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Make this show-stopping dessert for the holidays—a creamy maple filling, crunchy spiced pecan crust and a drizzle of pure maple syrup over the top.
Preheat oven to 350 F. Wrap the outside of a 9-inch springform pan tightly with aluminum foil (this is to ensure the pan is water-tight while baking inside a water bath). Set a kettle full of water on the stove to boil (for the water bath).
Put graham cracker crumbs, sugar, spices, and pecans into a food processor. Pulse until it becomes a crumb mixture. Drizzle in the melted butter and pulse again until it clumps up. Press the mixture firmly into the bottom of the springform pan and a little up the sides. Place the pan in the refrigerator to firm up while you make the filling.
Clean out your food processor bowl and add the cream cheese, sugar, cornstarch, maple syrup, and extract. Turn the processor on and gradually add the eggs through the feed tube one at a time, continuing to process until the mixture is smooth. Add the lemon juice and pulse again.
Remove the springform pan from the refrigerator and place it inside of a large rimmed roasting pan. Pour the cream cheese filling on top of the crust and smooth the top. Place the roasting pan into the oven and fill the roasting pan with freshly boiled water, about halfway up the sides of the springform pan.
Bake 60-75 minutes. The cheesecake should be set on top and only slightly wobbly in the center. Carefully remove the entire pan from the oven, then gently remove the cheesecake from the water bath. Peel away the foil and allow the cheesecake to cool completely on a cooling rack. Refrigerate for at least 4 hours (and up to two days) before serving.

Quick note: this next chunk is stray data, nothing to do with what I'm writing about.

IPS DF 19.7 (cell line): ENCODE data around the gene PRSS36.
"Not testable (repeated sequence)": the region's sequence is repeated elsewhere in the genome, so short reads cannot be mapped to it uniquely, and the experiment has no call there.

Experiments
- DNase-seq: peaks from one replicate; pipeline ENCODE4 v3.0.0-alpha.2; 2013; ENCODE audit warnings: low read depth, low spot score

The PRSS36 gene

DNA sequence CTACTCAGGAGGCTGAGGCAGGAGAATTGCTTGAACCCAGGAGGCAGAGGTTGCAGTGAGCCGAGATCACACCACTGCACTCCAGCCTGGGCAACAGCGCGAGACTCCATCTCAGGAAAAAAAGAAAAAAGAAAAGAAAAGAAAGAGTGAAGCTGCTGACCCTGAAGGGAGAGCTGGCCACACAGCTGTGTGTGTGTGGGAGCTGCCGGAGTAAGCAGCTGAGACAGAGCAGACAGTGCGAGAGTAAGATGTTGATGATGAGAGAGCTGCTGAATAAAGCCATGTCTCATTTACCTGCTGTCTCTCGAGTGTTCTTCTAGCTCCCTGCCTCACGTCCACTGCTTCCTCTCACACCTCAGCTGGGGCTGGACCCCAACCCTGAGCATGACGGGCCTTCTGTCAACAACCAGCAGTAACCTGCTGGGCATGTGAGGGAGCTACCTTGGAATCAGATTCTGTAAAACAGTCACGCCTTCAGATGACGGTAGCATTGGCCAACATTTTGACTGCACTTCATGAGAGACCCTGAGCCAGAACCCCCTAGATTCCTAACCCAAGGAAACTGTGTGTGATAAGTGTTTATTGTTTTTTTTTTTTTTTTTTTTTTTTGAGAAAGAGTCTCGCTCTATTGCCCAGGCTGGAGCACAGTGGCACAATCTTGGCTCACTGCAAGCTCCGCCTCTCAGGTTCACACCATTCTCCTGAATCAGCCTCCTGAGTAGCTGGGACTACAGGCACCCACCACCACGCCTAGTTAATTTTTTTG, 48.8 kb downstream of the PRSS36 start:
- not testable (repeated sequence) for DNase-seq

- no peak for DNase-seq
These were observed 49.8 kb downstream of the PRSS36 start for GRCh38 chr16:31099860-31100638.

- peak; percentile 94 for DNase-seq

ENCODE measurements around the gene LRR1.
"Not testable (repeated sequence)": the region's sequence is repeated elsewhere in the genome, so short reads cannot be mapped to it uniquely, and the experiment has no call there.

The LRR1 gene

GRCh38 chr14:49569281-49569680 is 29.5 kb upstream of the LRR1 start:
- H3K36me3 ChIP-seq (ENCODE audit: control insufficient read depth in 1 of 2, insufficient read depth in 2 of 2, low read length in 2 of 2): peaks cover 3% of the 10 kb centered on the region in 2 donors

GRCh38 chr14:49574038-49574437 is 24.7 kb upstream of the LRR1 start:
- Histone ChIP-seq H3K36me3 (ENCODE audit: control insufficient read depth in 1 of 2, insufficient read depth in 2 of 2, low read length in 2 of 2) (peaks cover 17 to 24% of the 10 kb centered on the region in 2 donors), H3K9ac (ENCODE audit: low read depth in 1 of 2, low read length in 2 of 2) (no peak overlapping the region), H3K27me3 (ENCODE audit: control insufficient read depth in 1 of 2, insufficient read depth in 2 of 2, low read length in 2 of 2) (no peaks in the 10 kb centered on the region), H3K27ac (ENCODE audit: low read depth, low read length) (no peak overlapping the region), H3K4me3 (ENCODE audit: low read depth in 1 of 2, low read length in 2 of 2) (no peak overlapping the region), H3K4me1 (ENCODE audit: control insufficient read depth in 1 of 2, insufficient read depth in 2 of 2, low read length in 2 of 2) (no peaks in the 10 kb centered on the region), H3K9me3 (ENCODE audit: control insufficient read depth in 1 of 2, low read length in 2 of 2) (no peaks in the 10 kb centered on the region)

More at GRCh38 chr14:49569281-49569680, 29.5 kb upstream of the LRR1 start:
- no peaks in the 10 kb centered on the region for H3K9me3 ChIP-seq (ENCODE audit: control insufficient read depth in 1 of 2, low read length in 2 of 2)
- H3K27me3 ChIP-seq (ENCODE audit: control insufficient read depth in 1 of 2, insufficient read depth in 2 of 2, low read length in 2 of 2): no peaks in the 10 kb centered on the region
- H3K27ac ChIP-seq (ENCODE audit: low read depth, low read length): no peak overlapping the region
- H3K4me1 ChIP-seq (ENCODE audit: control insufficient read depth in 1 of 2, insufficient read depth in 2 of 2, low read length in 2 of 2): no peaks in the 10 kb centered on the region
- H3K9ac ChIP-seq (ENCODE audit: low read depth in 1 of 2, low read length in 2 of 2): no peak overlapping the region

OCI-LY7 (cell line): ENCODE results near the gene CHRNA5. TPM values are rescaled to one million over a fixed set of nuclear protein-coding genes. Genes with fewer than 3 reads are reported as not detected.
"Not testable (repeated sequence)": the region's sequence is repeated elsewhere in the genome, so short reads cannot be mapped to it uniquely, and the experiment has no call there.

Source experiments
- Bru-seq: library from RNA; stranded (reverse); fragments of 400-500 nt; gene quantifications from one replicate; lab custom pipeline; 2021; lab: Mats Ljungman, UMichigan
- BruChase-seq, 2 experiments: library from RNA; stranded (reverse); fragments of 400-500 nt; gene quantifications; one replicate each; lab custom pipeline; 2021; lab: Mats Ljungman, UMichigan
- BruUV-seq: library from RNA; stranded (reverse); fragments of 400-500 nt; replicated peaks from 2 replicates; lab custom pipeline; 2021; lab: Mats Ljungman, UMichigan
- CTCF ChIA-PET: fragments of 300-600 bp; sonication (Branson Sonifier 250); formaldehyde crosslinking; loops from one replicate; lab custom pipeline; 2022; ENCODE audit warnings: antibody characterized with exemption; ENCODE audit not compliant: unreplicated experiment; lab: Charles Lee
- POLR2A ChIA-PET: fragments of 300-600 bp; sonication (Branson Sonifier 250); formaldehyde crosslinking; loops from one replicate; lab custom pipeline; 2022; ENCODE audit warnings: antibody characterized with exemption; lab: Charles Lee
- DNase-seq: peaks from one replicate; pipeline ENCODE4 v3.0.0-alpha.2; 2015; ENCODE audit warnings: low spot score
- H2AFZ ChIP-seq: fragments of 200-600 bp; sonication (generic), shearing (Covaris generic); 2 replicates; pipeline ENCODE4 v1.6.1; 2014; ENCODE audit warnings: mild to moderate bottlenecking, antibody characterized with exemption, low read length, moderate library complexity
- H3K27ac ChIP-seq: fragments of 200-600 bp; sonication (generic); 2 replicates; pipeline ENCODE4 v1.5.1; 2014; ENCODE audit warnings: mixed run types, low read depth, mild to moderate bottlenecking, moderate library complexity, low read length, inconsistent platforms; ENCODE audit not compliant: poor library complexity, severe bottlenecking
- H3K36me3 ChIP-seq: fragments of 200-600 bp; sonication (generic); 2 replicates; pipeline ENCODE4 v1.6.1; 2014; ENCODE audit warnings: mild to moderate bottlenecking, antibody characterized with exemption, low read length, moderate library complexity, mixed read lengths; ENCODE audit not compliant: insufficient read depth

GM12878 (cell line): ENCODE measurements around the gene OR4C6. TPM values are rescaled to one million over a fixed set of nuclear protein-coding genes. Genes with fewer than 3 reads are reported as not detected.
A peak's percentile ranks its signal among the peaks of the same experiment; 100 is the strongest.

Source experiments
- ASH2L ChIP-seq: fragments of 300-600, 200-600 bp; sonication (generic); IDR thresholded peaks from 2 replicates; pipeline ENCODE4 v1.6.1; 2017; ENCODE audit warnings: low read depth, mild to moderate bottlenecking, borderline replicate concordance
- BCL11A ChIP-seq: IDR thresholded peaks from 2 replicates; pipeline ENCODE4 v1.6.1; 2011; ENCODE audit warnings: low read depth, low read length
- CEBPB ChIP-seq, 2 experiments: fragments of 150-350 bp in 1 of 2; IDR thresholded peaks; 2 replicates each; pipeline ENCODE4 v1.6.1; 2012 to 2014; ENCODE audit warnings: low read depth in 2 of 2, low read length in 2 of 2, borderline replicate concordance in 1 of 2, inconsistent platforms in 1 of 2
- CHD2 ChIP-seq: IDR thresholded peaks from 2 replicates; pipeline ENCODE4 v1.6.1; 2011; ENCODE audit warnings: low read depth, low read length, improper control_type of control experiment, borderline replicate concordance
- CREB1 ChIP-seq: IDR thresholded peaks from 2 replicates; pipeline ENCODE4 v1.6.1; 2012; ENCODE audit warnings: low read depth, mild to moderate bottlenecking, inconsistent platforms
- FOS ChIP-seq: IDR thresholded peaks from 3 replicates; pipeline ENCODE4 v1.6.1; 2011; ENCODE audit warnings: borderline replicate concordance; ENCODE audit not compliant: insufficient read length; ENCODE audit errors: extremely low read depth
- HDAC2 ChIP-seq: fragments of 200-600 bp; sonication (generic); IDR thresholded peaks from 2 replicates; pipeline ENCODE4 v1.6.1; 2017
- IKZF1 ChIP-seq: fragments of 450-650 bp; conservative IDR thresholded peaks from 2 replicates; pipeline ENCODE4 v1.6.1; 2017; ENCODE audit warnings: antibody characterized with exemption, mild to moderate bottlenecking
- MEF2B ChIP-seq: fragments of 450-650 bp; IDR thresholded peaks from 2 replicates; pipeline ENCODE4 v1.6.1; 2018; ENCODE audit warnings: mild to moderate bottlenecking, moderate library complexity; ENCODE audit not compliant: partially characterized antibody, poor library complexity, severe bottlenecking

To serve, remove the springform from around the cheesecake. Pour about 1/4 cup or so of pure maple syrup on top of the cake, using the back of a spoon to gently guide it to the edges (some syrup may drizzle over the sides, which makes a beautiful presentation). Pecans can also be added for garnish. Slice and serve.
Adapted from Nigella Christmas by Nigella Lawson.
The ‘pots’ for pots de crème au chocolat are not a requirement for making this dark chocolate cream. The dessert may very well be made in ramekins and it will taste every bit as good.
In taste and texture the baked cream resembles a dark chocolate truffle which is why a small ‘pot’ goes a long way. However the special charm of the dessert is in the tubby little lidded ceramic ‘pots’ in which it traditionally is baked.
I chose to use semi-sweet chocolate instead of milk chocolate, so that the chocolate flavor would really punch through. This provided the perfect balance of chocolate to make the whole frosting completely “milk chocolate” in flavor.
Nancy is the Coupon Clipping Cook, which means she not only has an astounding number of recipes to share with us (her TK recipe box is busting at the seams!) but she's also got loads of money-saving tips in her blog (she worked at a grocery store for a number of years, so she knows her stuff). She has some pretty amazing creations, like Roasted Garlic Potato Soup and Nutty Coconut Chicken. Go check them out!
Heather is a Texas native and the blogger behind Heather's Dish. She's mom to Weston, wife to Nate, and they live in Little Rock, Arkansas with their two "stubborn and saucy" dogs Bunker and Keira. In her blog, she shares her photographs, random musings (serious and silly alike), and all kinds of scrumptious recipes---and not just evil variations of her favorite mac and cheese. Her enviable TK recipe box is a testament to that. Go see for yourself!